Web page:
Gardener’s Corner: March 2024

Gardener’s Corner: March 2024

February was extremely mild and extremely wet, and as a result, we have recorded one of the earliest natural springs on record. Here in Somerset, March has become a reliably mild spring month over the last 25 years. I hope that is the case this year so that we can thoroughly enjoy the emerging Magnolias and spring bulbs!

March is a fantastic month in the garden because you can enjoy all the winter interest but also all the emerging bulbs and blossom. Our winter borders are still packed with colour, from the unusual Edgeworthias to brightly coloured dogwoods and highly scented Daphnes. The Hellebores are having a bumper year, particularly the ‘Harvington Red’ and ‘White Lady’ cultivars, which are excellent. Our Magnolias will also peak this month; the Magnolia at the front of the Palace is particularly stunning. The rampart bank is a carpet of Primroses that have seeded and spread over the last 20 years; this is because we only strim and clear the area once every autumn. Several thousand daffodils fill the moat banks and arboretum and are a welcome splash of colour. Because it has been a mild winter and as I suspect March will also be mild, tulips, fritillaries, bluebells, and white Narcissus will also fill the Quiet Garden by the end of the month. Tulip ‘Little Beauty’ is a bright, stronger pink with blue eyes that works very well under the birch trees. ‘Red Shine’ is my favourite and is unbeatable on a bright sunny day but regularly needs replacing, as they only tend to flower for two or three years.

There is lots to do during March, and some of the most important tasks are feeding and mulching the borders. We use both mushroom compost and our own garden compost. Fertilizers like fish, blood, and bone on the roses and shrubs and a general grow-more for most other borders. We will finish cutting any unfinished hedges and plant up new borders. Because we have had recent trouble growing tulips in the Colour Garden and as a change to the annuals, this year, our Community Gardener, Jo, has sourced a lovely native wildflower mix for that area. We will plant tulips again next autumn and bright annuals in 2025. Tulips can be very particular, and within borders, it is sometimes necessary to replace the soil. In the Community Garden, Jo and our amazing volunteers will be busy sowing lots of flowers and vegetables and starting to prepare all the borders for planting. Hopefully, we will have another bountiful harvest of vegetables and flowers this summer, some of which will find their way to the café and shop.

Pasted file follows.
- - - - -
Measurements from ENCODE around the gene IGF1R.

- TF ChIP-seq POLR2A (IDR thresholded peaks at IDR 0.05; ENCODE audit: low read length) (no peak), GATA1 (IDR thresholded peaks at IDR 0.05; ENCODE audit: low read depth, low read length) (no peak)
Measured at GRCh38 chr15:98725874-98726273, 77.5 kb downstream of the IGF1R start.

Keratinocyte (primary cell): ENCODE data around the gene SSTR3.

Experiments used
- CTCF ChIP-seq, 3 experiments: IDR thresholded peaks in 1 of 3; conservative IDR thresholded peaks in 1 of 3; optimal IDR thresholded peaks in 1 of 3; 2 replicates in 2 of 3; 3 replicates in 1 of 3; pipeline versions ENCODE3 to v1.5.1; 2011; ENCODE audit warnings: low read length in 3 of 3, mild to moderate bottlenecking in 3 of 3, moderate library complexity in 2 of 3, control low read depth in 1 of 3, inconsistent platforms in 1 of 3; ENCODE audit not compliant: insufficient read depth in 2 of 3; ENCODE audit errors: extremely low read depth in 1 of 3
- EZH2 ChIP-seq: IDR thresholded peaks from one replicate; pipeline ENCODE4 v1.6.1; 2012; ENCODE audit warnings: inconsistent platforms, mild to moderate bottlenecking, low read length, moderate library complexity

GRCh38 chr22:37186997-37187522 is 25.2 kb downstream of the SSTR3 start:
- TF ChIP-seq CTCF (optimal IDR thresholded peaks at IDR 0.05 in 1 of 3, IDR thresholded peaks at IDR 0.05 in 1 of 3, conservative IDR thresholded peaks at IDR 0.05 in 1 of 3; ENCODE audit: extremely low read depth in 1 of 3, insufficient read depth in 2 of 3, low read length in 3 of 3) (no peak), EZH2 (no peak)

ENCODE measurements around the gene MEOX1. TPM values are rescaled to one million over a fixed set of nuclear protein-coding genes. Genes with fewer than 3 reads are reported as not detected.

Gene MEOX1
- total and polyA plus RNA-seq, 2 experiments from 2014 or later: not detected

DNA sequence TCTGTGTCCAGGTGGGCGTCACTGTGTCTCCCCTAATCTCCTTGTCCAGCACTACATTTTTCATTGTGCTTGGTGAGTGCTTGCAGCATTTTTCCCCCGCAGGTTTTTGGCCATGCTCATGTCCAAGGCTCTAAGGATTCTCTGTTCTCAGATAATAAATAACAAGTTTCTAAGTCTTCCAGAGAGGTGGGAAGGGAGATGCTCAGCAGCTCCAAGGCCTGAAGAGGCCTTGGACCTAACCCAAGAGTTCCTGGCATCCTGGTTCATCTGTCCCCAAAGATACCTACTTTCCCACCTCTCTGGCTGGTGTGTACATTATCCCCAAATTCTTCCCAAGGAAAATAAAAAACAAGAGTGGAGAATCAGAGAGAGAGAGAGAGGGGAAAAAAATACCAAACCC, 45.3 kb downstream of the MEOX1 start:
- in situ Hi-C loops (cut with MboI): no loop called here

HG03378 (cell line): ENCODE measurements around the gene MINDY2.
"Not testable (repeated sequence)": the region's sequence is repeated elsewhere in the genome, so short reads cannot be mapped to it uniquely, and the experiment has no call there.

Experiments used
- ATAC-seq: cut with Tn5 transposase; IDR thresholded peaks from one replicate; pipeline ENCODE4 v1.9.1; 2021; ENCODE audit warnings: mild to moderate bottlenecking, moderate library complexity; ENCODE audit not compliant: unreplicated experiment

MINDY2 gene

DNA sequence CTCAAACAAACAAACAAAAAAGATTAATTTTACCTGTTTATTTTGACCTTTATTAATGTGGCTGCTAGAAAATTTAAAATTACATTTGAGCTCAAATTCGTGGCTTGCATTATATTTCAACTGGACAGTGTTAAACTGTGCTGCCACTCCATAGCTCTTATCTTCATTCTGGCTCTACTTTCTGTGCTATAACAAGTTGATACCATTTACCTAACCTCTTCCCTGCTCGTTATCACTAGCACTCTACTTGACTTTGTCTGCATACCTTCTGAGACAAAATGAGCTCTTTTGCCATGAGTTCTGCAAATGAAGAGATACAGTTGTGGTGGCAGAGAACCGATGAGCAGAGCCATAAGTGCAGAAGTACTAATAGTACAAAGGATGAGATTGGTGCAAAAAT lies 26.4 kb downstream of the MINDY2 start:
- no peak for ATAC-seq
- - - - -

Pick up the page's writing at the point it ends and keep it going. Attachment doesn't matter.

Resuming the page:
We look forward to welcoming you to the gardens this March.

James Cross, Head Gardener

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